- Wood Dye: Great for helping to emphasise the timber grain and penetrates much further down into the timber for a fuller and longer lasting finish. Needs to be coated with a protective layer once applied such as a varnish
- Varnish: As mentioned above, they can be coloured or clear and colourless. Normally used as a hard outer layer to protect and waterproof a softer surface beneath
- Oil Based: Normally uses a linseed oil base as a binder so requires a solvent to clean up. Oil based stain and varnishes take much longer to dry than water based and due to this give a much more balnanced and even finish as they penetrate into the timber much further. They are very durable and long-lasting meaning less overall maintenance, but they do takes ages to dry. Should not be mixed with a water-based topcoat
- Water Based: As they utilise water as a based they are much more environmentally freindly, with little to no odour or fumes and are also non-flamable. They dry very quickly and hold their colour well. They are also breathable and help prevent mold growth
If you do find that your timber object has had wood dye applied to it, all is not totally lost.
If using the same colour shade of stain/dye or a darker shade than the existing finish, you can apply your new coating straight away.
The existing stain or dye, however, may alter the colour of your new chosen coating ever so slightly, so be aware of this.
However, if you’re applying a lighter shade of stain than any existing colourings you will need to totally remove the existing coating that’s currently on the timber. If this is actually a stain e.g. a coloured varnish, as mentioned above you can strip or sand it off.
If it’s a good quality dye then this will be almost impossible to remove as it will have soaked down into the timber. Sanding it out is a possibility and this may lighten it enough to apply your new stain/dye but if not, I’m affraid you will have to match or go darker!
Once you have chosen your stain you can start applying it to your timber using the method suggested by the manufacturer.
Typically, a water-based stain or dye can be painted on using a good quality paint brush but the majority of oil-based equivilents will need to be brushed on and then the excess wiped off with a clean dry, lint-free rag.
In this case we are using a wood dye that can be applied by brush.
Work your way systematically over your object, coating the stain on in the same running direction as the wood grain and using fairly long brush stokes until all is evenly covered. Allow to dry for the required time.
As stated in the pointers above, if you have used a water-based varient, this should dry pretty quickly, but if you are going with oil-based , this will take a fair while to dry fully.
Once teh first coat is on and fully dried, you may need to apply a second coat. Again, apply it using your brush and allow it to dry fully.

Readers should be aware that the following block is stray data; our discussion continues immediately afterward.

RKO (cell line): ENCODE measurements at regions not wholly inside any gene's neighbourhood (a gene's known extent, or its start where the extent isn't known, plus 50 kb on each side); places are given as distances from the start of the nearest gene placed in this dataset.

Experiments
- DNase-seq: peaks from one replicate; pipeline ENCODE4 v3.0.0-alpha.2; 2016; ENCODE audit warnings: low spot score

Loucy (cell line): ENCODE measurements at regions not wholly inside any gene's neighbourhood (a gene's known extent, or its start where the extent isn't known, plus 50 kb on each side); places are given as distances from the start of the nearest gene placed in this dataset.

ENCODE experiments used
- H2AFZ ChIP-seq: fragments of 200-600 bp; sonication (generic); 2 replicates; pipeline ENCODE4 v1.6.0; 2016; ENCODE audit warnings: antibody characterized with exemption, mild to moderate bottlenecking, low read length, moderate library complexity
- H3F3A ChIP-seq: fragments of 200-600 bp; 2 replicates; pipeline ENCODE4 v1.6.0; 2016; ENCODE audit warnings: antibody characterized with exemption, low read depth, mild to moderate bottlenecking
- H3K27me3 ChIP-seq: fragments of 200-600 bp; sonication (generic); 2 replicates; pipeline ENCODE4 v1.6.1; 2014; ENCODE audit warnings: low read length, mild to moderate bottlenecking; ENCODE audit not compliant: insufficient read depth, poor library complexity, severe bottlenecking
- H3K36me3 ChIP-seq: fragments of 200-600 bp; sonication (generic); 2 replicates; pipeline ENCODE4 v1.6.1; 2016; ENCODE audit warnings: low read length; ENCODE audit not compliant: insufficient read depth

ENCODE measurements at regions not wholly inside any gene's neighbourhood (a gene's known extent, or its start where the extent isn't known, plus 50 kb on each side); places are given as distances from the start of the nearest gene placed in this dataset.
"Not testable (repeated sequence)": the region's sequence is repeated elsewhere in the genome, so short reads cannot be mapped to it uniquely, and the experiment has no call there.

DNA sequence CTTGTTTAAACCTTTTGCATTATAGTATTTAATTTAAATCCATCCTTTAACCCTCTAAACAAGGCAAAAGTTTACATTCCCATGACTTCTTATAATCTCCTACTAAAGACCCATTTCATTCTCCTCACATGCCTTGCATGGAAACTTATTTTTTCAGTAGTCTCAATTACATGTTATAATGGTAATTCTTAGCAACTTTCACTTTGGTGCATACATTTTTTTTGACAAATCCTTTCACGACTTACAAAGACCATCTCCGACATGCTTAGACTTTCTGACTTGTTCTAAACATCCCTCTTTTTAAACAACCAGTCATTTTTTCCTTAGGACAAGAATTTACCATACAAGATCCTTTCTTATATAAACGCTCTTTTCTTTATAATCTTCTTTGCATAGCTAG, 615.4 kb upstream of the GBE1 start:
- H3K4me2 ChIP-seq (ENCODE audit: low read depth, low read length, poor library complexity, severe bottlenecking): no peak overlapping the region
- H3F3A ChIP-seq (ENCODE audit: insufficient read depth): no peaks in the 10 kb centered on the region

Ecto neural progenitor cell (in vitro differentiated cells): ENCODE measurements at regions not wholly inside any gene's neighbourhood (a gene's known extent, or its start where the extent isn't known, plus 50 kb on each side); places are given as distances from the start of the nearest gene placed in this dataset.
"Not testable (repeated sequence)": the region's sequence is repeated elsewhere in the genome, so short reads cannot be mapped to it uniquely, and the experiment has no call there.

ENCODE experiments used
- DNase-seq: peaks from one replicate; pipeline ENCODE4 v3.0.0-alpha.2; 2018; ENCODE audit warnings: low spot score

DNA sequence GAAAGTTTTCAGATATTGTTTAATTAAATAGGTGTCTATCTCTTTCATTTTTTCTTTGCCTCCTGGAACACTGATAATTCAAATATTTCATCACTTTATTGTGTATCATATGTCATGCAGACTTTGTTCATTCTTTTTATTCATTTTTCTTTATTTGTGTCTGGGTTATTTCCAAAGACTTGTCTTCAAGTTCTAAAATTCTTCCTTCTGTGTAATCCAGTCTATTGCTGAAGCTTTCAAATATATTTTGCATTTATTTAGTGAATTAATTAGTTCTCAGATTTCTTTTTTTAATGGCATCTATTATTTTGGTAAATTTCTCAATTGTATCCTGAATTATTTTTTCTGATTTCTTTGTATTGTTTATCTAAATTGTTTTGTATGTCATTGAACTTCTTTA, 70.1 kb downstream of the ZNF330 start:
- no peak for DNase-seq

Step 5 – Apply new Varnish
With your new stain or dye base coat and colour now applied and fully dried, the final job is to get a protective top coat of varnish applied.
This will ensure that your nice stained or dyed coating is fully protected form the outside world and also waterproofed to prevent water or moisture effecting the colour or damaging the timber.
In terms of the best varnish to use, this will depend on if you’ve used stain or dye. If you’ve used stain, this will more than likely contain a varnish base or provide a varnish-like protective layer, so this step is already covered.
Check the tin, packaging or manufacturers instructions and see if they recommend applying a protective topcoat.
If you have used a dye, then this will almost certainly require a protective varnish coating.
In either case, you will probably want to opt for a clear finish so that the coloured finish and natural wood grain beneath will be visible.
Note: One thing to be aware of is that even if you go with a clear varnish, this will affect the overall finish very slightly.
As we have mentioned in the points above, there are really 2 types of varnish, stain etc to be aware of; oil-based and water-based.
In the interests of keeping things simple and straightforward, try to match like-for-like e.g. and oil-based stain or dye with an oil-based varnish or a water-based stain or dye with a water-based varnish.
It is possible to mix different types, but what you can use with what does get quite complicated
To apply your varnish, again, use a good quality fine 2 inch brush. Brush the varnish on using fairly long strokes running with the grain, ensuring that you get down into detailed areas and tight spaces.
If you’ve applied too much in one place, use a dry brush to remove it. Varnish is fairly thick, sticky stuff and will run easily if allowed to buildup in one place.
Once you have applied your first coat allow it to cure fully. If any further coats are required, lightly sand off the first coat and then apply the second in teh same manner as the first.
Once this has fully dried, you have now completed your job or restaining. Give yourself a pat on the back for a job well done!